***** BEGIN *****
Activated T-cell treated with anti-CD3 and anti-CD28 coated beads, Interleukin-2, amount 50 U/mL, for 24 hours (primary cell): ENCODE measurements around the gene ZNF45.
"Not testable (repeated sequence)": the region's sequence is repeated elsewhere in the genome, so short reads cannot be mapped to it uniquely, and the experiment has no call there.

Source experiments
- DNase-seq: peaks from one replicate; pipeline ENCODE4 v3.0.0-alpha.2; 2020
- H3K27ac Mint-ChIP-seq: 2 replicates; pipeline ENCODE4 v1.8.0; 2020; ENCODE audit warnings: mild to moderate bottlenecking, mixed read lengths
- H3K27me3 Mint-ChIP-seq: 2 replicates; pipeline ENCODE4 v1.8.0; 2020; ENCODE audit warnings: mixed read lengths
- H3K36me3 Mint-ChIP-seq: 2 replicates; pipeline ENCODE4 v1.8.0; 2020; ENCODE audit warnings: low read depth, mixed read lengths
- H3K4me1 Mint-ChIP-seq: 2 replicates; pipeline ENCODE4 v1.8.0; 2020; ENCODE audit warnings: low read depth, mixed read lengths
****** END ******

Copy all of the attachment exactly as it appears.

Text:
Activated T-cell treated with anti-CD3 and anti-CD28 coated beads, Interleukin-2, amount 50 U/mL, for 24 hours (primary cell): ENCODE measurements around the gene ZNF45.
"Not testable (repeated sequence)": the region's sequence is repeated elsewhere in the genome, so short reads cannot be mapped to it uniquely, and the experiment has no call there.

Source experiments
- DNase-seq: peaks from one replicate; pipeline ENCODE4 v3.0.0-alpha.2; 2020
- H3K27ac Mint-ChIP-seq: 2 replicates; pipeline ENCODE4 v1.8.0; 2020; ENCODE audit warnings: mild to moderate bottlenecking, mixed read lengths
- H3K27me3 Mint-ChIP-seq: 2 replicates; pipeline ENCODE4 v1.8.0; 2020; ENCODE audit warnings: mixed read lengths
- H3K36me3 Mint-ChIP-seq: 2 replicates; pipeline ENCODE4 v1.8.0; 2020; ENCODE audit warnings: low read depth, mixed read lengths
- H3K4me1 Mint-ChIP-seq: 2 replicates; pipeline ENCODE4 v1.8.0; 2020; ENCODE audit warnings: low read depth, mixed read lengths